July 23, 2014 / The New York Review of Books
Richard Bernstein
Thailand is being ruled by a military junta for the 19th time since 1932, but this time some Thais may not meekly go along; Bangkok's motorcycle taxi drivers show why.
July 22, 2014 / The Atlantic
Alice Su
Jordan’s real crisis is not the threat of encroaching extremism, but the grinding weight of hosting victims from the region’s various humanitarian emergencies. How much longer can the Kingdom last?
July 22, 2014 / Untold Stories
Dan Grossman, Alex MacLean
A trillion dollars worth of heavy crude has attracted the world's oil titans to western Canada. The impact is colossal.
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May 19, 2011 / Foreign Policy
Anna Badkhen
UNICEF reports that 57 percent of marriages in Afghanistan involve girls below the legal age limit. But, in the isolated north, girls are not the only ones married young.
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May 18, 2011 / Radio Free Europe
Shaheen Buneri
"The area has been cleared of terrorists" is a common refrain in Pakistani media, but in the Swat Valley, trauma from the conflict between Pakistani security forces and Taliban militants remains.
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May 16, 2011 / Untold Stories
Tom Parfitt
Outrage over 1940s Stalinist deportations permeates the collective memories of North Caucasus nations, fueling modern day conflicts in the region.
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May 16, 2011 / Untold Stories
Dimiter Kenarov, Nadia Shira Cohen
In the wake of destruction wrought by the 2010 alumina plant disaster, new opportunities emerged for Hungary's marginalized Roma population.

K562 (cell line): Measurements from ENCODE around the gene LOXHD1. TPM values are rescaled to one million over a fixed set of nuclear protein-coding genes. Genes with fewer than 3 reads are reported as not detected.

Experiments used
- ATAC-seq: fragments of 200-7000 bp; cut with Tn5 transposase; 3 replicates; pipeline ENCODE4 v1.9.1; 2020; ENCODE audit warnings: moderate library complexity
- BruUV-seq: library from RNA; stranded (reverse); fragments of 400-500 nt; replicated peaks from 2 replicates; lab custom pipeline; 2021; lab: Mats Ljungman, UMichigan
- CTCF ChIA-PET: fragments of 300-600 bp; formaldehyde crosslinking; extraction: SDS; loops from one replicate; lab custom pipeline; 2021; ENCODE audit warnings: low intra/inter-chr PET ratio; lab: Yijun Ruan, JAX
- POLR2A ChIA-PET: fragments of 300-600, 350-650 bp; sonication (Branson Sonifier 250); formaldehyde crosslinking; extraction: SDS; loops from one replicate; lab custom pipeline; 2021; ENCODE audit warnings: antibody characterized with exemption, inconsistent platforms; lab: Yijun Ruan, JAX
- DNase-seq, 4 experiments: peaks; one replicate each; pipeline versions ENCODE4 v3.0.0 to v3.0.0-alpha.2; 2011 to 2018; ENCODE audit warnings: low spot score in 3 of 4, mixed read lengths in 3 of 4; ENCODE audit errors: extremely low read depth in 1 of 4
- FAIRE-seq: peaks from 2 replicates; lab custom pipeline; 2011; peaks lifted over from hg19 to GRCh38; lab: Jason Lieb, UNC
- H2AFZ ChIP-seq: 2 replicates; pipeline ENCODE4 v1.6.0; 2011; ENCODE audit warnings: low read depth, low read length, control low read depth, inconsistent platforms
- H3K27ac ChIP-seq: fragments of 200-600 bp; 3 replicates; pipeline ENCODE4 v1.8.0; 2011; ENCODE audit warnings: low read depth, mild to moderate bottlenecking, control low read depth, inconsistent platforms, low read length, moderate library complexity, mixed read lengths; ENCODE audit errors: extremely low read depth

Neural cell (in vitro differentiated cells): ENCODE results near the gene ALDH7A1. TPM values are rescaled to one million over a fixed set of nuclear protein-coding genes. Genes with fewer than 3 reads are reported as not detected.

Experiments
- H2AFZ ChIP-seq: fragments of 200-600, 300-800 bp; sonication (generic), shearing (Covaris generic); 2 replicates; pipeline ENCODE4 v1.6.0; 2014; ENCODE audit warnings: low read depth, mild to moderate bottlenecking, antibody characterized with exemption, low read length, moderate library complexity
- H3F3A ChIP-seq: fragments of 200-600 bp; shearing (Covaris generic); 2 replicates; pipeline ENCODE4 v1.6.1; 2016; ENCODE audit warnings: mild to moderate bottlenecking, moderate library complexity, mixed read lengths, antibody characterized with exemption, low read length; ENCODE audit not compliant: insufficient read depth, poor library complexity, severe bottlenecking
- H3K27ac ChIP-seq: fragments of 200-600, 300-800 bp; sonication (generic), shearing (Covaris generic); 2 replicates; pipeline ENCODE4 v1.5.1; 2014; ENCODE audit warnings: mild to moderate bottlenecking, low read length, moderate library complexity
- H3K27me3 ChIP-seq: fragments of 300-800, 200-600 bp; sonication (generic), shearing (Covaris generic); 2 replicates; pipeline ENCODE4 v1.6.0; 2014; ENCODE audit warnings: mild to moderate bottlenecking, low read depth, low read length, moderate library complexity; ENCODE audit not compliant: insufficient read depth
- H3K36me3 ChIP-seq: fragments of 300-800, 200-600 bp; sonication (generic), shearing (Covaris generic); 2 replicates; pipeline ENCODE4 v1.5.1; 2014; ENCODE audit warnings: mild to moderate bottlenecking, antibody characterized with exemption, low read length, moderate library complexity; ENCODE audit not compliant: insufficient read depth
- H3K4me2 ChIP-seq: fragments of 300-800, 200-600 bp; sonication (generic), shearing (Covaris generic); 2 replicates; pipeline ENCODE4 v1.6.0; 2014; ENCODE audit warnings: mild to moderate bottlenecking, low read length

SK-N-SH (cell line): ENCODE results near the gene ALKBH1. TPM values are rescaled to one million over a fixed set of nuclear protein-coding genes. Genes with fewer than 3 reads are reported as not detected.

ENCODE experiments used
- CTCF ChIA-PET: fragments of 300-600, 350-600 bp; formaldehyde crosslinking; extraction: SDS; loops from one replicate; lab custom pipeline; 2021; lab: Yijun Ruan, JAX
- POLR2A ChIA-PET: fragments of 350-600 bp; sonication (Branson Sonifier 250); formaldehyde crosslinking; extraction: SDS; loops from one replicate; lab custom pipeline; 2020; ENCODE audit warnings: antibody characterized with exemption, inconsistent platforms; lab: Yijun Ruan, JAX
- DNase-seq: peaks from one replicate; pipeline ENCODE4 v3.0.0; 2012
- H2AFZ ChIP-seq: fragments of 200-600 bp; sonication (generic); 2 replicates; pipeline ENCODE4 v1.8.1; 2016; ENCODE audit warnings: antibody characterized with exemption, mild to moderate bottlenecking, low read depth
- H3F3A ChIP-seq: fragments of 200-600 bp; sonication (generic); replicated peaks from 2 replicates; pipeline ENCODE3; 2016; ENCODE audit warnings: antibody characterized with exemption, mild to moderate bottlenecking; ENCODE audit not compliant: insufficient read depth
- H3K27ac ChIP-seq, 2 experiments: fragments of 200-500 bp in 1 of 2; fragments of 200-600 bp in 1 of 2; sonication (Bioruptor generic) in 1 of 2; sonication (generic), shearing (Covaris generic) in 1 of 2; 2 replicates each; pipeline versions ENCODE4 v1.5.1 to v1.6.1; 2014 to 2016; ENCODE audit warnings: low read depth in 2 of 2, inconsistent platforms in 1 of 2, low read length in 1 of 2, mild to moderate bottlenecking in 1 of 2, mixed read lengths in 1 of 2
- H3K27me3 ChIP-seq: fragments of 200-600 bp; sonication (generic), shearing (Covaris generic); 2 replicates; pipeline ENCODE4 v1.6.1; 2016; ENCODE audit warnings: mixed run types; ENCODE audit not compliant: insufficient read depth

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May 16, 2011 / Untold Stories
Juhie Bhatia
Will the recent foreign push to acquire fertile African land spur development or further threaten the continent's food security?
May 13, 2011 / Untold Stories
Anna-Katarina Gravgaard
A new report by mining giant Greystar reveals plans for a high-altitude mine which would threaten the páramos ecosystem, a water supply for millions of Colombians.
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May 13, 2011 / Untold Stories
Dimiter Kenarov, Nadia Shira Cohen
When the Ajka alumina plant reservoir was breached and toxic red mud flooded the region in 2010, it destroyed not only people's lives, but full ecosystems.Kastelypark forest serves as a grim reminder...
May 13, 2011 / The New Republic
Anna Badkhen
Osama bin Laden's death may have made headlines in the United States, but, in a village in northern Afghanistan, few have heard of the Al Qaeda leader.
May 13, 2011 / Foreign Policy
Anna Badkhen
In a country where the trauma never ceases, at least two-thirds of Afghanis suffer from post-traumatic stress disorder. With suffering almost completely unrecognized, prayer is the only therapy.
May 11, 2011 / Foreign Policy
Anna Badkhen
"Bin Laden was just one man. Why should his death bring any changes here?" said Colonel Nur Ahmad, the deputy police chief of Jowzjan province.

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